For Sober Caddy, intervention goes far beyond trying to get someone to a treatment center. Where many interventionists are worried about avoiding the next relapse, we are more concerned about long-term recovery. This fundamental shift in thinking helps us successfully intervene and helps place your loved ones on a path to recovery for the long term.
Our program is divided in three phases:
- Understanding Your loved One
- After Treatment Plan
3 Phases of Intervention
1) Understanding Your Loved One
A professional interventionist uses several techniques and models to help a loved one get to treatment. The most well-known model is called the Johnson Intervention Model where you confront the family member. However, there are several models and once we learn about your loved one, we will help you determine which intervention technique will work best.
Once the best technique has been agreed upon, Sober Caddy will assist you with the intervention. We will do most of the communicating to your loved one, and we will lead the intervention on behalf of your family. With options for treatment facilities already in place, we will help your loved one make the transition to recovery.
3) After Treatment Plan
Once your loved one has a discharge plan from a treatment center — which usually consists of therapy, medication and Alcoholic Anonymous meetings — Sober Caddy begins to implement a tailored approach for your loved one.
As your loved one seeks treatment for drug and alcohol abuse, intervention services become critical for long-term recovery. It’s important for an intervention specialist to educate the family about drug addiction and substance abuse.
Elements of Sober Caddy’s Interventionist Program
Our successful intervention focuses on four pillars: the A.A. program, creating an environment of accountability, employment, and setting goals for the future. With a professional interventionist, all program details and communication will come through Sober Caddy representatives so your family can have peace of mind. You no longer need to be the one holding your loved one accountable.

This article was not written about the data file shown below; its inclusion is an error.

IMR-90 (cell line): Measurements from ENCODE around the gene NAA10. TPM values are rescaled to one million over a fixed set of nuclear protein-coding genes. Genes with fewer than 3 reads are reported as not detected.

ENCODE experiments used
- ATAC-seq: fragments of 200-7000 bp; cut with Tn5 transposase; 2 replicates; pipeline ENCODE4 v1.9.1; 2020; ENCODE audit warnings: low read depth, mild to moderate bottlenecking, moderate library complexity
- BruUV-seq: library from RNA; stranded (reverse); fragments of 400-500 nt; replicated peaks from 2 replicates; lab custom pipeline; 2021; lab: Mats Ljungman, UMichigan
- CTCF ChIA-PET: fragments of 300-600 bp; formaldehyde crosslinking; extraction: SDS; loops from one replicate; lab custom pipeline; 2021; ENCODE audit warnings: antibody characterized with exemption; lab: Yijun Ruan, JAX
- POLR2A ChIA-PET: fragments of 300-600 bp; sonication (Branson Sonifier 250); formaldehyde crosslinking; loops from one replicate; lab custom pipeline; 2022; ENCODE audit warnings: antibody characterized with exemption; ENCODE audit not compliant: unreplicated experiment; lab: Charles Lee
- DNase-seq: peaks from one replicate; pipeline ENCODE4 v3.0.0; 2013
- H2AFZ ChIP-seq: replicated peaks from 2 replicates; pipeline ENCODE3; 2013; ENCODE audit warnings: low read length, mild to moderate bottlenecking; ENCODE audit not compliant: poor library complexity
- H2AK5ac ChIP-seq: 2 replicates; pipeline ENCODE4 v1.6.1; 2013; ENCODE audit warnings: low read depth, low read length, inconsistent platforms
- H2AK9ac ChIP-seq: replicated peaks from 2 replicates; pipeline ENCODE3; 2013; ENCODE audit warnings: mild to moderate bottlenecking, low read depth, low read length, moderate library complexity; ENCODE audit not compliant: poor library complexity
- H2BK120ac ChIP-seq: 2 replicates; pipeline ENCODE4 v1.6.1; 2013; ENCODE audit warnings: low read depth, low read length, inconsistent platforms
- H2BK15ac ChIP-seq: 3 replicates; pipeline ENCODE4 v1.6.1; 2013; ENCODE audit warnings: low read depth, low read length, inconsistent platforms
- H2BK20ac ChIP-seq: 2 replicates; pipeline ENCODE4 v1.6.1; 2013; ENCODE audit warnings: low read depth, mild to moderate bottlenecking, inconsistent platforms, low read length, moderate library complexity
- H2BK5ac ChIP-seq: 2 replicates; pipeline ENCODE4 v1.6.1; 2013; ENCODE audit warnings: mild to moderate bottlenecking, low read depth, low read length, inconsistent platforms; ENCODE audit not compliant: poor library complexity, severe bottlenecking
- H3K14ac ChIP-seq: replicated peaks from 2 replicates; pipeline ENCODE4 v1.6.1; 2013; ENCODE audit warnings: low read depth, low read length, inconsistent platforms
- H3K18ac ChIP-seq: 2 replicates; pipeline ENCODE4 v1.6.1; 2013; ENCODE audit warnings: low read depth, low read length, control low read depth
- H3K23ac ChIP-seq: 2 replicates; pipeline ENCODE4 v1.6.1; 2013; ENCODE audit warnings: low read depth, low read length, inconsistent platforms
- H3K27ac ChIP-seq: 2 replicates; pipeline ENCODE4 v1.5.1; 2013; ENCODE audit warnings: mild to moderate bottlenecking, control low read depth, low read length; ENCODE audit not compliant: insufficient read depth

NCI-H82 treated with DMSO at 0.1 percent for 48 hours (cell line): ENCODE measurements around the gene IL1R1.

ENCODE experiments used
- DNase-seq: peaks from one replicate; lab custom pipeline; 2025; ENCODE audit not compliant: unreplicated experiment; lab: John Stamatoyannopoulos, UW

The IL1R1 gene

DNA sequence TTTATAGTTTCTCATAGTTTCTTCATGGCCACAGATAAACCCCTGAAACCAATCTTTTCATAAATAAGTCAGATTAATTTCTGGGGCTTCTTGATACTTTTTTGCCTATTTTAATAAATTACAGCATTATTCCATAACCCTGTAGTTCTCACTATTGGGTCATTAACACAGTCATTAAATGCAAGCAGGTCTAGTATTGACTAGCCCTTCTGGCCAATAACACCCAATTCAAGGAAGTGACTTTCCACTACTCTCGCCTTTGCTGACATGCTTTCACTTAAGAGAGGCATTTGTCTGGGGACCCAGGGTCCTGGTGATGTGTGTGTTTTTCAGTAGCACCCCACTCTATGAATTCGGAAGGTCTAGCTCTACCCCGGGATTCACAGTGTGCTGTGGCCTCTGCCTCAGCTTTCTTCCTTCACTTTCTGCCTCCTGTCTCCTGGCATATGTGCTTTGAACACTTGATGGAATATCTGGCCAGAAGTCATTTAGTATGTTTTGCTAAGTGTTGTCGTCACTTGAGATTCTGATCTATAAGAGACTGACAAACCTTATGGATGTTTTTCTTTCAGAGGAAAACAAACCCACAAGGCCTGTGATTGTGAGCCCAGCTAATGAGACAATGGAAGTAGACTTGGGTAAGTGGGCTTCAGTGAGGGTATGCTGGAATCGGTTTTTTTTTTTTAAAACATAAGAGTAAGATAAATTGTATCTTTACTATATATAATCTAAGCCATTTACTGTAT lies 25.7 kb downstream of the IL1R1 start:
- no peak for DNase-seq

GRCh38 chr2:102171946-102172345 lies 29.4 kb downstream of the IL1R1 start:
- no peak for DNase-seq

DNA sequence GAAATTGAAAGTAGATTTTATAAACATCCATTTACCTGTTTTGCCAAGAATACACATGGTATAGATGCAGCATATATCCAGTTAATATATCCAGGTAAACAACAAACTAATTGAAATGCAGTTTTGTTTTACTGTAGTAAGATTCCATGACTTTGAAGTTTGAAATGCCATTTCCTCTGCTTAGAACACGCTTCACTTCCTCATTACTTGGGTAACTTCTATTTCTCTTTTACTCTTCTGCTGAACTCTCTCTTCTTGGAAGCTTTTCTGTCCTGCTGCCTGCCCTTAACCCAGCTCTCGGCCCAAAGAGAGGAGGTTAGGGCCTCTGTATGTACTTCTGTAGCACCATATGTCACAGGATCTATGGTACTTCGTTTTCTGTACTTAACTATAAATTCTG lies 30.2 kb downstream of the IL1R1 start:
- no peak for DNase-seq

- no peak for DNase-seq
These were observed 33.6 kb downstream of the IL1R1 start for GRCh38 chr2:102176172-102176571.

Men and women have been getting sober with the 12 Steps of Alcoholics Anonymous since the 1930s. In fact, the book Alcoholics Anonymous was often the only tool people had to recover and their only treatment program. The 12 Steps work when done the correct way and are a major pillar of our program. If someone is not working on the steps, then they likely will not recover and they will probably have to enter treatment again.
We believe family members should remain family and friends, instead of the arbiter of their loved one’s program for recovery. You can go back to being mom and dad because all communication and accountability run through Sober Caddy. You don’t have to be the one holding them accountable anymore. The addicted person can harm the family system, especially when mom and dad are holding the drug abuser or alcoholic for their relapses and use.
One of the requirements of working with Sober Caddy is that your loved one will need to find work. With our intervention programs, we help the people we work with write resumes, apply for a job and use our network to help them find work when applicable.
Our goal is to motivate Sober Caddy participants to move forward both in recovery and in life. We set daily, weekly, monthly and even yearly personal goals that go beyond recovery. We want to continue to invest in their recovery and life through goal forecasting and life coaching.